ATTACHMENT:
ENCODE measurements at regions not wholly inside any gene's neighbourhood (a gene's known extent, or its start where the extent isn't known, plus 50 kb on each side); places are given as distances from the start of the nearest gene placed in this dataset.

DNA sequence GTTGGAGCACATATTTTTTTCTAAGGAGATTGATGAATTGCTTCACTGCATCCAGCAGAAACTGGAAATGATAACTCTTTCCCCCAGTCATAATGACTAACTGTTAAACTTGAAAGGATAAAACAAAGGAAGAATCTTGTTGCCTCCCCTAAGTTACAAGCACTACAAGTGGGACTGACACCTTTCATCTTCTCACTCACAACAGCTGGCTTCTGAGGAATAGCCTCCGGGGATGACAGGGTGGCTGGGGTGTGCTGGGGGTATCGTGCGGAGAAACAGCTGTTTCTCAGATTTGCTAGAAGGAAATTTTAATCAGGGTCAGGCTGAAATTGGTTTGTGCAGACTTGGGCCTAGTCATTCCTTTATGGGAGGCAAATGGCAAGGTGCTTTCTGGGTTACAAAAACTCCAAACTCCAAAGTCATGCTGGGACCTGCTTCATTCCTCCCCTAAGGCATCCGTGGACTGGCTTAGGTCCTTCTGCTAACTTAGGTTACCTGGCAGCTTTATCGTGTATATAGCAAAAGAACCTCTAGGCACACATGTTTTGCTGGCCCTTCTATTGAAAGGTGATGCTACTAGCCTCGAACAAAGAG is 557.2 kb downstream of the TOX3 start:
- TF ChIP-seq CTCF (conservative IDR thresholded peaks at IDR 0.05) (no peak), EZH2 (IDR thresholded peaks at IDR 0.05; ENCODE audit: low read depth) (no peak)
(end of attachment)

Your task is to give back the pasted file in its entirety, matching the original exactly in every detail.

ENCODE measurements at regions not wholly inside any gene's neighbourhood (a gene's known extent, or its start where the extent isn't known, plus 50 kb on each side); places are given as distances from the start of the nearest gene placed in this dataset.

DNA sequence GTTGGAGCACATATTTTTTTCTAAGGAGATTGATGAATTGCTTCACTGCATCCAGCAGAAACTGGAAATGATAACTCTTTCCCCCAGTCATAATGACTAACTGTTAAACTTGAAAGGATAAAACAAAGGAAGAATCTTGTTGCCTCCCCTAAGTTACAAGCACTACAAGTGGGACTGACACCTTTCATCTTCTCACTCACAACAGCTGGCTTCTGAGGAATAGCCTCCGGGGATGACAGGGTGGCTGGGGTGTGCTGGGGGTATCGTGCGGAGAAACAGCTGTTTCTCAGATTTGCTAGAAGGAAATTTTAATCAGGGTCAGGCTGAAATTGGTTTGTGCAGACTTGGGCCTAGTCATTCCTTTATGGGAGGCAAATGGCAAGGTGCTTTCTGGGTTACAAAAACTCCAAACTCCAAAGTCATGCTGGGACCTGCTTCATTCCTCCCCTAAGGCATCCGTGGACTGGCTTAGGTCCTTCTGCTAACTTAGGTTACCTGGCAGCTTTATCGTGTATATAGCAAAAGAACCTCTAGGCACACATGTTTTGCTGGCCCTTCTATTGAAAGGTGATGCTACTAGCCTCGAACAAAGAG is 557.2 kb downstream of the TOX3 start:
- TF ChIP-seq CTCF (conservative IDR thresholded peaks at IDR 0.05) (no peak), EZH2 (IDR thresholded peaks at IDR 0.05; ENCODE audit: low read depth) (no peak)